Objectives. To study the microstructure, corrosion behaviour and cell culture response of two nickel-based dental casting alloys before and after a heat treatment to simulate porcelain firing. Methods. The microstructure was studied using scanning electron microscopy (SEM) and energy dispersive X-ray analysis (EDX). Corrosion behaviour was evaluated by electrochemical measurements in artificial saliva at different values of pH in the presence of a crevice. 3T3 mouse fibroblasts were exposed indirectly to alloy specimens and the number of viable cells counted after 3 and 6 days compared to a control culture. Results. Small changes in microstructure were observed after heat treatment but had a negligible effect on the corrosion properties in the conditions tested. The alloy with a lower bulk level of Cr (12.6 wt.%) showed lower corrosion resistance, indicated by an increased passive current density and this stability was greatly reduced at pH 2.5, where crevice corrosion was observed. Selective dissolution occurred at regions within the microstructure containing lower levels of Cr and Mo. Furthermore, the proliferation of 3T3 mouse fibroblasts was reduced (p <0.05) when exposed indirectly to this alloy. The alloy containing a higher level of Cr (25 wt.%) showed superior corrosion resistance, which was associated with a more uniform distribution of Cr in the alloy microstructure. Significance. The presence of crevices combined with an inhomogeneous distribution of Cr in the microstructure can lead to accelerated corrosion of Ni-based alloys with lower Cr contents. This effect can be avoided by increasing the Cr content of the alloy. (C) 2006 Academy of Dental Materials. Published by Elsevier Ltd. All rights reserved.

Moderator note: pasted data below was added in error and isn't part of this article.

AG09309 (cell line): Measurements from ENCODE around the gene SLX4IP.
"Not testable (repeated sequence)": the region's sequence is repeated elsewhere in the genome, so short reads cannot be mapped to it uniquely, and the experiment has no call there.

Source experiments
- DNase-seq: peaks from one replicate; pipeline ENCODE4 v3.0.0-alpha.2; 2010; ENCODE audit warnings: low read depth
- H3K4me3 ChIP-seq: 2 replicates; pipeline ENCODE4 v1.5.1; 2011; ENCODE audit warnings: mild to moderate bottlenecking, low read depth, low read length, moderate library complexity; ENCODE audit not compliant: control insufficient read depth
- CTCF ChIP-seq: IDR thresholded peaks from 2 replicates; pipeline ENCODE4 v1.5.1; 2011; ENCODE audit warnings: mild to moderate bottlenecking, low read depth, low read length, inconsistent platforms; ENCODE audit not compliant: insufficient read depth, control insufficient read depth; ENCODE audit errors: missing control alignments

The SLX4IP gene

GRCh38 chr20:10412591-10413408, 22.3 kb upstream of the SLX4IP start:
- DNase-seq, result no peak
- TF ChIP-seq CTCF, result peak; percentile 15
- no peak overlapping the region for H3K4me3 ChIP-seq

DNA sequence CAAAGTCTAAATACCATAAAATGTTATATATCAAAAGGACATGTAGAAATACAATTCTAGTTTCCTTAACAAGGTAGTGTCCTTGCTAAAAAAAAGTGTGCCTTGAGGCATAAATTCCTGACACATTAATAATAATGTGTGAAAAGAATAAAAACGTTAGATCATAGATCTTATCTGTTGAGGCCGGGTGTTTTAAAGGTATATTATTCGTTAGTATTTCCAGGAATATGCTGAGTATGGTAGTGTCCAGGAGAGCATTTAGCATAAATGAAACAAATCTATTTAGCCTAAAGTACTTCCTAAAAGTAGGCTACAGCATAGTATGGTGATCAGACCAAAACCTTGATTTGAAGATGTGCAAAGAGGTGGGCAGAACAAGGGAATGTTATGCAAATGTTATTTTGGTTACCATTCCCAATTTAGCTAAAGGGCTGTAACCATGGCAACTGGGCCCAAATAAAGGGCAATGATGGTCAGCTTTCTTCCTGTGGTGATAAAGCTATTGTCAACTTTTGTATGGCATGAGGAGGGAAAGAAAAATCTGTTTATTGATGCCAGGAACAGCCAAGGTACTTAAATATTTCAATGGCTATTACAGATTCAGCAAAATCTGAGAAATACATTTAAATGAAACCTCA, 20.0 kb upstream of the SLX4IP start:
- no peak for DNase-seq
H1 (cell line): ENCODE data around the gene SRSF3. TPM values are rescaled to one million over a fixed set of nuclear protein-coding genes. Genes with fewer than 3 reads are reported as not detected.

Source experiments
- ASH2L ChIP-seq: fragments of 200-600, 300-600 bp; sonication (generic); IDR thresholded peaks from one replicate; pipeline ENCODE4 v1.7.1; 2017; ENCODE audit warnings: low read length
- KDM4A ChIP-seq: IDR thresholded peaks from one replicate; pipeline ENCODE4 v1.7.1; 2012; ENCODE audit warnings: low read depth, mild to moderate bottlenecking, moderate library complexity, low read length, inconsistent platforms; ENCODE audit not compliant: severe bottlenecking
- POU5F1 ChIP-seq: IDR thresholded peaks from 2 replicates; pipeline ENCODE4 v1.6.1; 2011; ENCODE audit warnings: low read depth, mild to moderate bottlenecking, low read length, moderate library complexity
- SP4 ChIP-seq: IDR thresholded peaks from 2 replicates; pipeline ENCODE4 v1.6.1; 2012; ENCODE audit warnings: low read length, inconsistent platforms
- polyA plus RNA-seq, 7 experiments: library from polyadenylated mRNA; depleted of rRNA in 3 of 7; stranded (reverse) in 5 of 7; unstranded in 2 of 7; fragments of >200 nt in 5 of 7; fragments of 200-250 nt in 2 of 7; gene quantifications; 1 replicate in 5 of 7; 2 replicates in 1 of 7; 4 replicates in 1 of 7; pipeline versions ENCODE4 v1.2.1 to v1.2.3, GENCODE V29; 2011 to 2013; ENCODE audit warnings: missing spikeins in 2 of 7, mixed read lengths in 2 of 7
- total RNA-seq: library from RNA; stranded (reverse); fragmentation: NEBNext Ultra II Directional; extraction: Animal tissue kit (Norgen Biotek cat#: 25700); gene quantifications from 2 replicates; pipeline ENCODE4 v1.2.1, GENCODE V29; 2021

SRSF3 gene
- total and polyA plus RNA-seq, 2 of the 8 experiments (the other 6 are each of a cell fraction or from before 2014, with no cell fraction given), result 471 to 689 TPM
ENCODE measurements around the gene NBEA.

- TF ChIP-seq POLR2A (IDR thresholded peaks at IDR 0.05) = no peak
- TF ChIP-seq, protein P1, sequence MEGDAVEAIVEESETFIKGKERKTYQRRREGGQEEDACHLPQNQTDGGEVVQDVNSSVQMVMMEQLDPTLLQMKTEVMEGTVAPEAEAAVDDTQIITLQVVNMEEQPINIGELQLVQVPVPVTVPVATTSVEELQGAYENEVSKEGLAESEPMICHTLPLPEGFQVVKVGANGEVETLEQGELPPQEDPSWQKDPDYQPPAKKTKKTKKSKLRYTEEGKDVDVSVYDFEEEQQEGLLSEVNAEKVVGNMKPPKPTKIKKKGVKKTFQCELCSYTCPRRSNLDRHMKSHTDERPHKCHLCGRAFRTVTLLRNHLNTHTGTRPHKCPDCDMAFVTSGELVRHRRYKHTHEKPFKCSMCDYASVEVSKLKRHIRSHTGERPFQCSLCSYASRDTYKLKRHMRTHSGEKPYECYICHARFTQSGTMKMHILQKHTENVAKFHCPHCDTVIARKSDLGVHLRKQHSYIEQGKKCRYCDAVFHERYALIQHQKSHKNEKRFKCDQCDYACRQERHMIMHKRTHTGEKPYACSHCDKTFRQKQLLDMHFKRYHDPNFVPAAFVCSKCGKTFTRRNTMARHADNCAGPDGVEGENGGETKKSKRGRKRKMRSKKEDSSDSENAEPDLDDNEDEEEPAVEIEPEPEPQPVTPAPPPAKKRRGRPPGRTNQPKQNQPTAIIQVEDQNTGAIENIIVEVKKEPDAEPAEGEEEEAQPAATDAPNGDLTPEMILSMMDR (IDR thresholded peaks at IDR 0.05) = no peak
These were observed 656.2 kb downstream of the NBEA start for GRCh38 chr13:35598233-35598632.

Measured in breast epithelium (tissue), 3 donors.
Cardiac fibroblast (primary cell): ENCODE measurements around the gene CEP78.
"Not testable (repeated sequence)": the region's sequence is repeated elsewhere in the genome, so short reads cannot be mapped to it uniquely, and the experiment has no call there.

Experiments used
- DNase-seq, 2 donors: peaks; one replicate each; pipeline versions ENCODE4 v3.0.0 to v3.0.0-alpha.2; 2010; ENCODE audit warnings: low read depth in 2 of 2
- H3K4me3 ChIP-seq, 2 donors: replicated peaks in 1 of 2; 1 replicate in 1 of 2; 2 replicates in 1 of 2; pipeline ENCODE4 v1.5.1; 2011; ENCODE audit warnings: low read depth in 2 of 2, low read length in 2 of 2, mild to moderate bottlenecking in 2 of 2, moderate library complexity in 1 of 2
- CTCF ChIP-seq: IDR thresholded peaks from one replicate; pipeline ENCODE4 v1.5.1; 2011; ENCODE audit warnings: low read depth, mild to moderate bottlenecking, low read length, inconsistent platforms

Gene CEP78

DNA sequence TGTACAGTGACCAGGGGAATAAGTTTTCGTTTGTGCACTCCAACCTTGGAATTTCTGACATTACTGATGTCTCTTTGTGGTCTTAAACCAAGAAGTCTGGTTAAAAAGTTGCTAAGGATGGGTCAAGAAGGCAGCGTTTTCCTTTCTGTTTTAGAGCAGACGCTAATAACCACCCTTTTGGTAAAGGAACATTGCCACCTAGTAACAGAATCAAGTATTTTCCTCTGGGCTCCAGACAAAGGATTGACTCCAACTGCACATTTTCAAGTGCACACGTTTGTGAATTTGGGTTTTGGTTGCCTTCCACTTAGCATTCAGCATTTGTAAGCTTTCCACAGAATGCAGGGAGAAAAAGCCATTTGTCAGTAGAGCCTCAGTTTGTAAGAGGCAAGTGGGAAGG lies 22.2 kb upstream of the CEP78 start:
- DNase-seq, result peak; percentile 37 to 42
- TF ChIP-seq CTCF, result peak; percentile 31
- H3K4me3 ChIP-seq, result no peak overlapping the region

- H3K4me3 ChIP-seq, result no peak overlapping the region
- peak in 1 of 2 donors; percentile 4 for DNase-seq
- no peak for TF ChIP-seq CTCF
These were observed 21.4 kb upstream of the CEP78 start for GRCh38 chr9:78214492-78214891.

- cell culture